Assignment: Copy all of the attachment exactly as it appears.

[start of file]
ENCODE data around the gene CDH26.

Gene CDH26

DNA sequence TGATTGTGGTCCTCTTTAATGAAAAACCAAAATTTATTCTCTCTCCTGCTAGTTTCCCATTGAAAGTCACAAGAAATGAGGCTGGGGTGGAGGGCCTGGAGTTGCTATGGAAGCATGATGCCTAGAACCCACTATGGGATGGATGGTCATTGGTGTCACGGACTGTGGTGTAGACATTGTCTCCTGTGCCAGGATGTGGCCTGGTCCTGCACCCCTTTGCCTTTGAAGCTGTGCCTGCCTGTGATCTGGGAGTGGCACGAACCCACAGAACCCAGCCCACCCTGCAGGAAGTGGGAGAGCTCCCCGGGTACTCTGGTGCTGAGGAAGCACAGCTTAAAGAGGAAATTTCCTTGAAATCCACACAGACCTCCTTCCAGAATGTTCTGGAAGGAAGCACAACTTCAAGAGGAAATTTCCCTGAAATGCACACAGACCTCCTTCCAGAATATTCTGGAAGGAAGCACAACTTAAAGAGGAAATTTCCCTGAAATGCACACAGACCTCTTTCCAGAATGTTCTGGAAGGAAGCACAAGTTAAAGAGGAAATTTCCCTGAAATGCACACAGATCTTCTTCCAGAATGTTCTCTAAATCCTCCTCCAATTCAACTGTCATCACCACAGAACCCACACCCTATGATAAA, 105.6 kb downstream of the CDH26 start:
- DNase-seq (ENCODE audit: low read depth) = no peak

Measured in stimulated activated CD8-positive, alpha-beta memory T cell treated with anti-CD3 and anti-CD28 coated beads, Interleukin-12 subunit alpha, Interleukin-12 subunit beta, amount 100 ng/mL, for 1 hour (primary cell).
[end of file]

ENCODE data around the gene CDH26.

Gene CDH26

DNA sequence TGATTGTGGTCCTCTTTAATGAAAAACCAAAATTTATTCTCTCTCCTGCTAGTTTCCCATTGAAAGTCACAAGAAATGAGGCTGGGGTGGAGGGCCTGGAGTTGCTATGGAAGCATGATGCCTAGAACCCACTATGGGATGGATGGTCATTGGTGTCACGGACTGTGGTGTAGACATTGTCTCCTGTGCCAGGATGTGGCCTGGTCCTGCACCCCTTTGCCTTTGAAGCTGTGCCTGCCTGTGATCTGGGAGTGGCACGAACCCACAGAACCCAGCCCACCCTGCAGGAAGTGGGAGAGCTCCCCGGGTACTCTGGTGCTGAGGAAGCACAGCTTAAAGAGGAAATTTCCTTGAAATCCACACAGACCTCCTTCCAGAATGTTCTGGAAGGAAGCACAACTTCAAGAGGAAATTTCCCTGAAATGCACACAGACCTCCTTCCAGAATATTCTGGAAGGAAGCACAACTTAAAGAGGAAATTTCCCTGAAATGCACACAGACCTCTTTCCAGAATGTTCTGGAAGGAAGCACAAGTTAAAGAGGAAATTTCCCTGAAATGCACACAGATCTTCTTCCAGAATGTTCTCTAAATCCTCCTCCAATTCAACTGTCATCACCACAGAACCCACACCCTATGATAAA, 105.6 kb downstream of the CDH26 start:
- DNase-seq (ENCODE audit: low read depth) = no peak

Measured in stimulated activated CD8-positive, alpha-beta memory T cell treated with anti-CD3 and anti-CD28 coated beads, Interleukin-12 subunit alpha, Interleukin-12 subunit beta, amount 100 ng/mL, for 1 hour (primary cell).